With the graphics and performance thoroughly skewered, itís time to move on to the actual gameplay, where The Evil Within fights tooth and nail against itself to come out on top. Mechanically, itís nothing new, to the point of annoyance: you go round spooky areas with a barely competent pistol and a melee about as powerful as a knock-knock joke, and have to evade or fight legally-distinct-from-zombies, whilst slowly amassing an arsenal, juggling scarce ammunition, becoming stronger, and occasionally manually saving in safe areas. This is all very familiar. Even the gameís title alludes to this: The Evil Within, implying that the evil stays in somebody, long term, living there. Like a resident. An evil resident. Itís really not hard to work out what niche The Evil Within is trying to fill, and I can imagine that in 2014, people were clamouring to have their niches filled hard. Comparisons to a once-disgraced franchise aside, The Evil Within does actually manage to bring some good ideas to the table, chief of which, I think, is the blissful lack of inventory tetris, but a close second is the Ēagony crossbowĒ. Using components found as pickups and in traps that you dismantle as craftable ammunition, a player can feel somewhat safe, knowing that at any given time, they have the gameís BFG bound to a d-pad shortcut. Itís a powerful, versatile weapon, and the gameís surprisingly in-depth upgrade system allows you to make it even more devastating. This ties in to another of the gameís improvements to the formula, in the way it handles safe rooms. Denoted by a distinctive door and a pleasant melody, the player is transported to the crumbling and decaying Beacon Mental Hospital, where keys found in game can be exchanged for powerful items, and a gruesome machine grants you upgrades in exchange for green goo you find on your travels. I recommend maxing out the pistol, harpoon bolts, health and melee. Youíll thank me later. Finally, most enemies wonít stay down unless you blow their head off, but the game gives you matches and occasionally, vicious melee weapons which can be used to get around this. Itís a nice addition, and keeps you on your toes. Also, it lets you stomp on corpses like Dead Space, and any game that lets you do that automatically gets bonus points.

The levels also exhibit a vast gulf in quality between utterly diabolical and rock solid, with the opening level being without a doubt the worst. Itís a real shame, because once the game finally settles into its groove, some five hours in, the flow of the levels, combat, and environments just gets better. What doesnít get better at any point, though, is the story. No matter how elaborate a house of horrors the game takes you through, the story actively works against the scares by being completely incomprehensible. The main gist of it is that a super edgy looking hooded guy called Ruvik wants to Kill a pasty teenager called Leslie because heís able to break people out of some kind of hivemind Inception machine where he holds power. At least, I think thatís what it was. It was hard to make out when Ruvikís appearances were scattered through the game seemingly at random, and the connection between events, locations and character motivations changed like the winds. Boss fights, however, were pretty much universally great. From a ghost spider lady who crawls out of corpses to huge Kronenberg creatures, the boss fights are consistently fun and challenging, though I feel that Iíve seen a lot of it before. And really, thatís perhaps one of the most damning things about The Evil Within: Iíve seen it all before.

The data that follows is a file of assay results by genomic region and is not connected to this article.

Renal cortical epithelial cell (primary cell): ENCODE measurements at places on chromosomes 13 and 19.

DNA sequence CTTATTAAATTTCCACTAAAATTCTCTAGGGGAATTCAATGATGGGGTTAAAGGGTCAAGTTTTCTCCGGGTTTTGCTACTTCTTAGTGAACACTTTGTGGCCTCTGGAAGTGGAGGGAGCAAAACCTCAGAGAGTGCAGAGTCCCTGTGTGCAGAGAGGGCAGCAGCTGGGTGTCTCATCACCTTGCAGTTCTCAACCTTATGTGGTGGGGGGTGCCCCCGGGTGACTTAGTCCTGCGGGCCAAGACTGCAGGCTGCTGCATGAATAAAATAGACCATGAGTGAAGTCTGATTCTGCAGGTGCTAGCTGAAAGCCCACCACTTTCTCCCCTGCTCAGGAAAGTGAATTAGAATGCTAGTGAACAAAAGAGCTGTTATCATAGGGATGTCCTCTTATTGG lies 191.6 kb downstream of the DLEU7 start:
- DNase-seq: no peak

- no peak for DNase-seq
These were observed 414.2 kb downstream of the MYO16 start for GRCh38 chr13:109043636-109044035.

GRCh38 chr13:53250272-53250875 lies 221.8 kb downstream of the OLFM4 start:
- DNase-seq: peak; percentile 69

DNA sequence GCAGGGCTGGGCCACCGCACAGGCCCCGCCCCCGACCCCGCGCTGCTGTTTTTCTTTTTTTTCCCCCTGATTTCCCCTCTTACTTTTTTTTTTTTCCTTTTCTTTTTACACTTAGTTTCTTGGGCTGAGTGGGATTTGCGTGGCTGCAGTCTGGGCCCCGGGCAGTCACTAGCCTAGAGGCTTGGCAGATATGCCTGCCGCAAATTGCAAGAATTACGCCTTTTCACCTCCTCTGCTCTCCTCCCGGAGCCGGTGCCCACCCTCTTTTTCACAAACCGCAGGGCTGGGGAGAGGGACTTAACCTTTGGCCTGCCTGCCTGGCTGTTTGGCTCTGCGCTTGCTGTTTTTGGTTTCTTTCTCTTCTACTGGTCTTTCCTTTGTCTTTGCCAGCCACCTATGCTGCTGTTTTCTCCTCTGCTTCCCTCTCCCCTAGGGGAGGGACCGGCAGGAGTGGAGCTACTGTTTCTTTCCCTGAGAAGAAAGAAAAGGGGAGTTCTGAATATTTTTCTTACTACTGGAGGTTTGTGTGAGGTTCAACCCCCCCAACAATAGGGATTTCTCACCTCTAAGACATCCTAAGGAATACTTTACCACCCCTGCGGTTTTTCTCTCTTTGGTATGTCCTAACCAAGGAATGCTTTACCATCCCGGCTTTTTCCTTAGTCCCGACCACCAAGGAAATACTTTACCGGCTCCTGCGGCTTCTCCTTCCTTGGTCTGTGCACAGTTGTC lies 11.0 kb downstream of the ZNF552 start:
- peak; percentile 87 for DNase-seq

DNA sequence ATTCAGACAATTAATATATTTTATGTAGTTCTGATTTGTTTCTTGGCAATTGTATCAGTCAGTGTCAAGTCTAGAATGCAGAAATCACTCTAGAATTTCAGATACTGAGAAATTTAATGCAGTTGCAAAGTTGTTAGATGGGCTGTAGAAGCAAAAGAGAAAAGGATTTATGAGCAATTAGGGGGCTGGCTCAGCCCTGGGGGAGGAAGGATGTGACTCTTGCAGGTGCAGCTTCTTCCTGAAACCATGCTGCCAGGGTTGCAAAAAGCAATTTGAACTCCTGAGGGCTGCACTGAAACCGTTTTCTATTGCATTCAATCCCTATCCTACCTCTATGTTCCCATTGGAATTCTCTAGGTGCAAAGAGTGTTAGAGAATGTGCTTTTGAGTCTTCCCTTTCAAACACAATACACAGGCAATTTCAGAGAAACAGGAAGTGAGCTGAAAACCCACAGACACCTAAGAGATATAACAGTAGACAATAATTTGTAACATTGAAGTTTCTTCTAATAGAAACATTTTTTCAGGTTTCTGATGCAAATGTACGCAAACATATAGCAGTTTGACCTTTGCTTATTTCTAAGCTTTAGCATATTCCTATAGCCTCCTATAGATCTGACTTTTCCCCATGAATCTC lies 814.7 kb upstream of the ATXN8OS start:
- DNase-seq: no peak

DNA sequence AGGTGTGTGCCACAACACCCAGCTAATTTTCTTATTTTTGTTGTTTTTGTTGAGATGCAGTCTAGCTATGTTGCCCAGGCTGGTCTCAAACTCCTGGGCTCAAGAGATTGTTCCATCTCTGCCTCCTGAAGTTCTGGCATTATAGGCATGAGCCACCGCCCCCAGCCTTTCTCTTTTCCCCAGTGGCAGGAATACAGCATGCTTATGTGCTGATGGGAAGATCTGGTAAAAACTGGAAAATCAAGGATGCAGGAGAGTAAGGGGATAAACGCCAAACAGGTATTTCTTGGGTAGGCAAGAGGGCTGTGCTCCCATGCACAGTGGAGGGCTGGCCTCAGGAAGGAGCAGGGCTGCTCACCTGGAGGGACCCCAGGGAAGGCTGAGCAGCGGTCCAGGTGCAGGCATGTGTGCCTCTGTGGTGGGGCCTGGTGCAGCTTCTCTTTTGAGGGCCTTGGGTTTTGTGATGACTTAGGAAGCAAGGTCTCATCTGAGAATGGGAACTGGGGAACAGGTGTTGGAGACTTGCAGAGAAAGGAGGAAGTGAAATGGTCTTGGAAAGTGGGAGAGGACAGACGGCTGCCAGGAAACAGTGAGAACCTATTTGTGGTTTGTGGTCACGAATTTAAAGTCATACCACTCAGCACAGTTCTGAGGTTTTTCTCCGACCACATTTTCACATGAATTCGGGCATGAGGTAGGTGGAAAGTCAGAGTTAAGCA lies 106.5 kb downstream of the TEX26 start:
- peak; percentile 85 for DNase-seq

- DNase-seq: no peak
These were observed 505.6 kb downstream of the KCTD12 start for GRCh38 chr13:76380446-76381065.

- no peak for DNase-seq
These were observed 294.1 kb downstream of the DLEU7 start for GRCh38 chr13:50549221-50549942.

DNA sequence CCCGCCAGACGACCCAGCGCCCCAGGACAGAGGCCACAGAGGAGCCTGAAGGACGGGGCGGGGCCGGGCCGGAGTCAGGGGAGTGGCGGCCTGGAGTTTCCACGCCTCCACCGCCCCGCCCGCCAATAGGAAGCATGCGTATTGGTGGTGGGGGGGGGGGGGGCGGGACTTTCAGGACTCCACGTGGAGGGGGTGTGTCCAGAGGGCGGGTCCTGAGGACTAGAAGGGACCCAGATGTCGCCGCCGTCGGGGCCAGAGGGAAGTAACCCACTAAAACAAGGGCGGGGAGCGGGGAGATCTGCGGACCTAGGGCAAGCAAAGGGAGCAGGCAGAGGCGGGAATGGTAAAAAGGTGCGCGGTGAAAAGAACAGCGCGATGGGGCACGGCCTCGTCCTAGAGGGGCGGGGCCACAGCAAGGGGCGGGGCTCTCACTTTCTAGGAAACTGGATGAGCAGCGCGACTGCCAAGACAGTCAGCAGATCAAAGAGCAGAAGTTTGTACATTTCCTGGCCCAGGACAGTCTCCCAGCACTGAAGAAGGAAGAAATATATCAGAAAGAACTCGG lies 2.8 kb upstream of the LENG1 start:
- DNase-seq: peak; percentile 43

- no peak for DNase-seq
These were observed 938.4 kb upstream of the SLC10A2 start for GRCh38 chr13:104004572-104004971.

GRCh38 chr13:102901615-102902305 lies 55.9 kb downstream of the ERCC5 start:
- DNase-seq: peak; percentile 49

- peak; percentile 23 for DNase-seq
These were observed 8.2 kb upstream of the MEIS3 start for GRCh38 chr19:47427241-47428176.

For comparison, Outlast released the year before, and both looked and performed better, but it also got me intimately familiar with yon shady asylum. Now, years on from that, Iíve played Resident Evil 7, Little nightmares, SOMA, PT, Dead Space, all of which presented ideas that were both newer and more interesting than what The Evil Within has to offer. Itís not like The Evil Within doesnít try its hardest to make what it has work, but itís clear that in its apparently singular drive to fill the void left by Resident Evil, it leaves little room to transform into its own intricately patterned moth. In 2014, people might have been more forgiving, just so that they could get their fix of that specific formula, but in 2021, The Evil Within comes up woefully short. Nonetheless, I had a good time with it, or, at least, a good enough time for me to spare it the fire and brimstone I reserve for something truly awful. The traps you face across the game make for a nice twist, the shotgun is meaty, environments are varied, if not cliche, Sebastian is decent protagonist, and for as terrible as the default control scheme is, at least you can change it. Itís not a standout title, and not one Iíd recommend without a big fat asterisk, but itís good enough, and if youíre a far greater Resident Evil fan than I, then itís certainly worth looking into, at least. If nothing else, I feel compelled to check out The Evil Within 2.

Now, if youíll excuse me, I have a hopefully better sequel to purchase.

Flobknocker's avatar
Featured community review by Flobknocker (May 11, 2021)

Flobknocker is the nonsensical nom-de-plume of a British guy who occasionally writes about videogames, and who belongs to a mysterious cult that all gather round a helmet every weekend to perform rituals in the hope of bringing about a new Motorstorm game

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dagoss posted May 12, 2021:

Ha, great opening lines. This isn't a game I'd ever want to play, but your opening got me to read the review (and subsequently confirm I don't ever want to play it).
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TomatoMan posted May 22, 2021:

I played through the this game at launch, and was overall underwhelmed, I played through the sequel at launch, and wanted to replay it right away. Evil Within 2 is by far and away a superior experience.